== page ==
I used my lovely dhb Aeron halter bid shorts most of the time, although I did also have a pair of Endura liner shorts as well. As this was a tour and not a race, I carefully concealed my lycra under some Evans women’s baggy shorts (also available in men’s), which were really great. The dhb shorts were comfortable to wear all day, whereas the Endura ones were only good for a few hours and then they started digging in. It was interesting to really realise a difference.
As my top I just wore various merino items that I have from summer commuting and hiking. My husband had some basic dhb padded shorts worn under regular cotton shorts. He said they were fine. He also wore standard t-shirts, or at one point, a linen shirt. We were lucky with the weather so shorts and t-shirt were all we needed. It rained the first day leaving London and once briefly on the way into Devizes, but it was never cold.
In terms of footwear, I had two options with me – Pearl Izumi X-Alp Drifts and DZR H2O’s – both spd shoes. As it was so warm I ended up only wearing the Pearl Izumi ones, which are very meshy and don’t require socks. I will be publishing a full shoe review in the next couple of weeks with more details, but I will say the Pearl Izumi’s were excellent. My husband wore regular shoes as he really wasn’t in a position to clip in, maybe in the future.
We both had cycling mitts. These were great when it did rain, helped the hands when we were riding for hours at a time, and have provided some good cyclist tan lines around our wrists. The main downside of them is that they got quite stinky by the end of the week – they didn’t dry out well over night.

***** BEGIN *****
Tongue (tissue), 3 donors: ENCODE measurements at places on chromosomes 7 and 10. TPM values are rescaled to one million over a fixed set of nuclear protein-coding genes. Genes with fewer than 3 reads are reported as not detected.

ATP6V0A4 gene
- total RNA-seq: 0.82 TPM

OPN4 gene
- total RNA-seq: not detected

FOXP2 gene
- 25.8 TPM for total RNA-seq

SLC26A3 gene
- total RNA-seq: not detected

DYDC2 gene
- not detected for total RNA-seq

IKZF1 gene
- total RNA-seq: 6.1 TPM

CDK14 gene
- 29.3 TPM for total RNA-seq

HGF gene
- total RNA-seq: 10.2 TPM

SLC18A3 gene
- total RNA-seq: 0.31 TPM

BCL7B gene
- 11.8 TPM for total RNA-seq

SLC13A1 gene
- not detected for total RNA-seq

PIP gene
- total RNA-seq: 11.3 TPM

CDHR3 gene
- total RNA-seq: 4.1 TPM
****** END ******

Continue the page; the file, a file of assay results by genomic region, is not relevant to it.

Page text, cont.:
As I wasn’t sure what our bike storage options would be over night, I carried a pretty weighty lock around with us. I have a Kryptonite Evolution 4 chain which allows both bikes to be locked together around a rack if available, and it did get used. I might look into getting an Abus Bordo or something that can be attached to the bike itself for future tours. We both have locking wheel nuts which means we could get a way with a smaller lock, but not Knog Strongman small.
Tyres wise, the Genesis came with Marathon tyres, while I kept the Tannus ones on mine. The Marathons were great and didn’t suffer from any punctures even though we went over a lot or rocky, thorn riddled ground. The Tannus were generally ok, but not suitable for the very bumpy sections of canal path. I kinda knew this would be the case but just didn’t get round to getting new tyres before we left. They took all the energy from my bike over the rough ground and made it very hard work. It was not terrible, and I certainly managed to ride fine, it was just harder than it should have been.
So there we have it – tour successfully completed, bikes worked amazing and I know what gear will work next time.
What are your favourite items for travelling by bike?
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As seen on The Guardian, BBC and The Independent.